“It’s about the patient.”
These four words shape the culture at STARS.
They guide the team in all we do, because everyone wants to contribute to making a difference and saving lives.
Over the past 30 years, Dr. Greg Powell’s vision of saving lives through partnership, innovation and leadership transformed a struggling base primarily staffed with volunteers, to a respected life-saving organization with six bases across three provinces.
For Dr. Powell, a key aspect of culture revolves around safety. “The word safety has come to have many meanings. In the air medical community we think about it being an attitude, a mindset and an approach to professional life. Although our mission comes with some aviation and medical risk, managing the risk well is the hallmark of great programs.”
While safety is serious business, it’s not the only contributor to a healthy organization. “Our team works hard through the most stressful situations imaginable,” explains Dr. Powell. “It’s essential that we maintain a sense of humour and find time to bond as a team.”
Corinne Edwards, Edmonton base director, couldn’t agree more. “Despite the serious nature of the work we enjoy life and laugh. It makes doing a tough job easier.”
Cam Heke, Manitoba communications lead, has worked in both the Calgary and Winnipeg bases and has had the unique opportunity to spend time at every base over the seven years he’s worked with STARS. For him, recognition is a vital piece of the STARS culture.
“The STARS recognition program has evolved over the years where there are now several key non-monetary awards to let our employees know their contributions are valued,” he explains. One such award is the Life Saving Society Award for Service, which is given to every employee who has worked at STARS for four years or more. “This is very meaningful because even if you’re not directly involved with patient care, it connects us all to our core mission of saving lives.”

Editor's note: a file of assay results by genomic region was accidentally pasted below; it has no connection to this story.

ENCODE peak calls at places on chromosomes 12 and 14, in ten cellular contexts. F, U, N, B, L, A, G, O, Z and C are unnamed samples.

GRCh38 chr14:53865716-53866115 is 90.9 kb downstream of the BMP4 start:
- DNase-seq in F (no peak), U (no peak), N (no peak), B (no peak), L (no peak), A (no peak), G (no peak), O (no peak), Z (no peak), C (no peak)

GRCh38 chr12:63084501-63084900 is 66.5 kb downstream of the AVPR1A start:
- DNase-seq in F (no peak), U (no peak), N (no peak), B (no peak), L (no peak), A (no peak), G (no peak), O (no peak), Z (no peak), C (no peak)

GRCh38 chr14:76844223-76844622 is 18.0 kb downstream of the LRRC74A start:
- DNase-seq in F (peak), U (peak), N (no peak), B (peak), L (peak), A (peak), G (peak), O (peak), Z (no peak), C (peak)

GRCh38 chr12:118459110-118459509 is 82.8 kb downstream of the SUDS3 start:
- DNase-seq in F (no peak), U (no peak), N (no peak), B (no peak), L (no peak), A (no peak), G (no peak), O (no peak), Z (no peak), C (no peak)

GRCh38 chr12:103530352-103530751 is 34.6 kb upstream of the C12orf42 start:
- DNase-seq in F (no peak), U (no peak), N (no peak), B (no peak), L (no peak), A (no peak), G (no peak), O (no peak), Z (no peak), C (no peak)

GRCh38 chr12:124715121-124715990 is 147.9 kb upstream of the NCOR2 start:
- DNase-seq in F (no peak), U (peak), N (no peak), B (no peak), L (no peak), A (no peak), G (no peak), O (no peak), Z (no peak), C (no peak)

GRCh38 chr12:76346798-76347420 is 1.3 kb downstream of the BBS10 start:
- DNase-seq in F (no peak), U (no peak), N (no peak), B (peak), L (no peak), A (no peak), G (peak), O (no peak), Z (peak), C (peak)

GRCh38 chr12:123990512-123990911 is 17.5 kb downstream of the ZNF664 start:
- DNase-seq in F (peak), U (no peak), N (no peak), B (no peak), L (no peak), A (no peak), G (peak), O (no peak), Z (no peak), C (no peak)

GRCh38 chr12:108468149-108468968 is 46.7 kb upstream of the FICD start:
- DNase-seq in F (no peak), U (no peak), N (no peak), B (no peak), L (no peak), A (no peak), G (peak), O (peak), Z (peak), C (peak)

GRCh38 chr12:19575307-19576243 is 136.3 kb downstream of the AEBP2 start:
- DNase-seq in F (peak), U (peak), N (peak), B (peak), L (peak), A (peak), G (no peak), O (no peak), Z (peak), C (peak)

While each base has developed its own micro-culture, the commonality is always the focus on the patient. “In Saskatoon, we all pull together to do what needs to happen to fly the mission,” said Cindy Seidl, Saskatoon base director. “Why do people stay? We have a really positive environment and people are happy to come to work.”
For Betty Lou Rock, vice president, Manitoba operations, dedication to the cause is what fuels the team in Manitoba. “The people we hired in Manitoba have a really strong belief in the work STARS does,” said Rock. “They knew this would really make a difference in rural areas and they wanted to be a part of it.”
Part of the reason the base has such a strong culture is the mentorship provided by crews from Calgary and Edmonton when the base first opened. “I continue to marvel at the camaraderie and respect everyone has for each other,” said Rock.
Meanwhile, in Calgary’s head office, base director Jeff Morris says it is occasionally challenging to maintain the unique ‘small-base’ atmosphere that comes naturally at the other bases. However, one of the successful practices that has occurred over the past 30 years is the daily morning meeting. Every day, staff and crew gather in the dispatch area to share stories, recognize accomplishments and share the odd laugh.
“The morning meeting is engrained here and it connects all of us to the mission,”
Greg Curtis has been a pilot for STARS since it first began and has watched the culture morph over the years. “The culture was a self-motivation of the people,” said Curtis. “When you have people who just want to do good things, how do you not come out with a strong culture?”